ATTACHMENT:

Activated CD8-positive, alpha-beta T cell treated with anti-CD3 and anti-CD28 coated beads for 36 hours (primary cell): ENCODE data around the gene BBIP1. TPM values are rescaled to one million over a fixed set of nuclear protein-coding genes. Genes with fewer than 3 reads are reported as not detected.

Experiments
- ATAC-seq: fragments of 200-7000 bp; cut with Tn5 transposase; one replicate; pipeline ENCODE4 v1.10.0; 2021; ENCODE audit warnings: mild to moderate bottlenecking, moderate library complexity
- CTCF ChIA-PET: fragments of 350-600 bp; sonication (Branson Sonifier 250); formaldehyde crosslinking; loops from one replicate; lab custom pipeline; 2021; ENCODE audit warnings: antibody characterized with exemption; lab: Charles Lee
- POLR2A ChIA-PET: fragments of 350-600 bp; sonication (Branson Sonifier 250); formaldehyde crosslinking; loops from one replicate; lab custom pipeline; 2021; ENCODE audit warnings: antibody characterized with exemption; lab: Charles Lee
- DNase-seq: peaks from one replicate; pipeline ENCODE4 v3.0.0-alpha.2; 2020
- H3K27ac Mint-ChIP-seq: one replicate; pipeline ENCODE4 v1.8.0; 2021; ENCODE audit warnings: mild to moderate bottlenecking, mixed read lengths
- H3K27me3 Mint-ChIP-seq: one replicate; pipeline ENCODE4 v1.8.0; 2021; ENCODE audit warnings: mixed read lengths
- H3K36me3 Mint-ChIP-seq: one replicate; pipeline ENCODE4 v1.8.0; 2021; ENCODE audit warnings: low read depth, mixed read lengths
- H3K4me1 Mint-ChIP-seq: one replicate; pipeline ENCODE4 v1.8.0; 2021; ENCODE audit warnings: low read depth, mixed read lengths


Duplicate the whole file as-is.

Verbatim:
Activated CD8-positive, alpha-beta T cell treated with anti-CD3 and anti-CD28 coated beads for 36 hours (primary cell): ENCODE data around the gene BBIP1. TPM values are rescaled to one million over a fixed set of nuclear protein-coding genes. Genes with fewer than 3 reads are reported as not detected.

Experiments
- ATAC-seq: fragments of 200-7000 bp; cut with Tn5 transposase; one replicate; pipeline ENCODE4 v1.10.0; 2021; ENCODE audit warnings: mild to moderate bottlenecking, moderate library complexity
- CTCF ChIA-PET: fragments of 350-600 bp; sonication (Branson Sonifier 250); formaldehyde crosslinking; loops from one replicate; lab custom pipeline; 2021; ENCODE audit warnings: antibody characterized with exemption; lab: Charles Lee
- POLR2A ChIA-PET: fragments of 350-600 bp; sonication (Branson Sonifier 250); formaldehyde crosslinking; loops from one replicate; lab custom pipeline; 2021; ENCODE audit warnings: antibody characterized with exemption; lab: Charles Lee
- DNase-seq: peaks from one replicate; pipeline ENCODE4 v3.0.0-alpha.2; 2020
- H3K27ac Mint-ChIP-seq: one replicate; pipeline ENCODE4 v1.8.0; 2021; ENCODE audit warnings: mild to moderate bottlenecking, mixed read lengths
- H3K27me3 Mint-ChIP-seq: one replicate; pipeline ENCODE4 v1.8.0; 2021; ENCODE audit warnings: mixed read lengths
- H3K36me3 Mint-ChIP-seq: one replicate; pipeline ENCODE4 v1.8.0; 2021; ENCODE audit warnings: low read depth, mixed read lengths
- H3K4me1 Mint-ChIP-seq: one replicate; pipeline ENCODE4 v1.8.0; 2021; ENCODE audit warnings: low read depth, mixed read lengths